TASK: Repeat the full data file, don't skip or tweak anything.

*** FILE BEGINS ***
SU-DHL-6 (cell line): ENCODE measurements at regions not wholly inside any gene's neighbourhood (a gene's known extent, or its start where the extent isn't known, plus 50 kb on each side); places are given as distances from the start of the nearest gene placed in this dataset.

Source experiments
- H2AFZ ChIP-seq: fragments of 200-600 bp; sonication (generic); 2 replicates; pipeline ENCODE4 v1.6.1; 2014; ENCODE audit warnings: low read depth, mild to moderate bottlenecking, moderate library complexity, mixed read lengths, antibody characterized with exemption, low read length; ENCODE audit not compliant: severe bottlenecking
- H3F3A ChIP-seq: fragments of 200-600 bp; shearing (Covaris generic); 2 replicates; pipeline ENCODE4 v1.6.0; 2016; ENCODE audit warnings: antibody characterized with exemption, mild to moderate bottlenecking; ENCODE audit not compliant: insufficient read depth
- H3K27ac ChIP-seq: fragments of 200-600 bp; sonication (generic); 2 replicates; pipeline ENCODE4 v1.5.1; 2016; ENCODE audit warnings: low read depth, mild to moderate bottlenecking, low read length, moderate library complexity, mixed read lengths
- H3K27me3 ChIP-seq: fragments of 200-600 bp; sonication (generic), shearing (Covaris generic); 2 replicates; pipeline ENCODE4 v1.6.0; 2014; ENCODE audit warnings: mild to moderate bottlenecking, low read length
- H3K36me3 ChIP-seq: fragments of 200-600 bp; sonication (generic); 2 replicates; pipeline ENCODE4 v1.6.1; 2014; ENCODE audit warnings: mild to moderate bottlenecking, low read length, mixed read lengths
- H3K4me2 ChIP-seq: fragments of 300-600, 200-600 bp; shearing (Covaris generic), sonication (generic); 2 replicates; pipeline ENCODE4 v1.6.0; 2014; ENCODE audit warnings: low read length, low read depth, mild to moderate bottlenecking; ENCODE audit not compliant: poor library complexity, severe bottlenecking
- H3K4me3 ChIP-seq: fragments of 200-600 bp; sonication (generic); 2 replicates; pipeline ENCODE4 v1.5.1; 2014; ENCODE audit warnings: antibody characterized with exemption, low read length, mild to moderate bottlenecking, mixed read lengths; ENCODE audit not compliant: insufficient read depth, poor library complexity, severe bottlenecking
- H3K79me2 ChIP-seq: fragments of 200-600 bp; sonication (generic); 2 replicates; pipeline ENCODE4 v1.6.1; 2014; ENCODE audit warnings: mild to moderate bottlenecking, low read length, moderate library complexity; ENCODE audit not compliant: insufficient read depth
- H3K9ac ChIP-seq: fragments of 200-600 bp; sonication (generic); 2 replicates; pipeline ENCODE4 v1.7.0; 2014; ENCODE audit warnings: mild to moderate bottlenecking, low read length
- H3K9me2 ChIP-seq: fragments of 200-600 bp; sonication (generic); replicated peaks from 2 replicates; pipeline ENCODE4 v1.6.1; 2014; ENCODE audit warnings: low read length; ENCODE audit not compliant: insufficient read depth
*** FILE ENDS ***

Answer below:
SU-DHL-6 (cell line): ENCODE measurements at regions not wholly inside any gene's neighbourhood (a gene's known extent, or its start where the extent isn't known, plus 50 kb on each side); places are given as distances from the start of the nearest gene placed in this dataset.

Source experiments
- H2AFZ ChIP-seq: fragments of 200-600 bp; sonication (generic); 2 replicates; pipeline ENCODE4 v1.6.1; 2014; ENCODE audit warnings: low read depth, mild to moderate bottlenecking, moderate library complexity, mixed read lengths, antibody characterized with exemption, low read length; ENCODE audit not compliant: severe bottlenecking
- H3F3A ChIP-seq: fragments of 200-600 bp; shearing (Covaris generic); 2 replicates; pipeline ENCODE4 v1.6.0; 2016; ENCODE audit warnings: antibody characterized with exemption, mild to moderate bottlenecking; ENCODE audit not compliant: insufficient read depth
- H3K27ac ChIP-seq: fragments of 200-600 bp; sonication (generic); 2 replicates; pipeline ENCODE4 v1.5.1; 2016; ENCODE audit warnings: low read depth, mild to moderate bottlenecking, low read length, moderate library complexity, mixed read lengths
- H3K27me3 ChIP-seq: fragments of 200-600 bp; sonication (generic), shearing (Covaris generic); 2 replicates; pipeline ENCODE4 v1.6.0; 2014; ENCODE audit warnings: mild to moderate bottlenecking, low read length
- H3K36me3 ChIP-seq: fragments of 200-600 bp; sonication (generic); 2 replicates; pipeline ENCODE4 v1.6.1; 2014; ENCODE audit warnings: mild to moderate bottlenecking, low read length, mixed read lengths
- H3K4me2 ChIP-seq: fragments of 300-600, 200-600 bp; shearing (Covaris generic), sonication (generic); 2 replicates; pipeline ENCODE4 v1.6.0; 2014; ENCODE audit warnings: low read length, low read depth, mild to moderate bottlenecking; ENCODE audit not compliant: poor library complexity, severe bottlenecking
- H3K4me3 ChIP-seq: fragments of 200-600 bp; sonication (generic); 2 replicates; pipeline ENCODE4 v1.5.1; 2014; ENCODE audit warnings: antibody characterized with exemption, low read length, mild to moderate bottlenecking, mixed read lengths; ENCODE audit not compliant: insufficient read depth, poor library complexity, severe bottlenecking
- H3K79me2 ChIP-seq: fragments of 200-600 bp; sonication (generic); 2 replicates; pipeline ENCODE4 v1.6.1; 2014; ENCODE audit warnings: mild to moderate bottlenecking, low read length, moderate library complexity; ENCODE audit not compliant: insufficient read depth
- H3K9ac ChIP-seq: fragments of 200-600 bp; sonication (generic); 2 replicates; pipeline ENCODE4 v1.7.0; 2014; ENCODE audit warnings: mild to moderate bottlenecking, low read length
- H3K9me2 ChIP-seq: fragments of 200-600 bp; sonication (generic); replicated peaks from 2 replicates; pipeline ENCODE4 v1.6.1; 2014; ENCODE audit warnings: low read length; ENCODE audit not compliant: insufficient read depth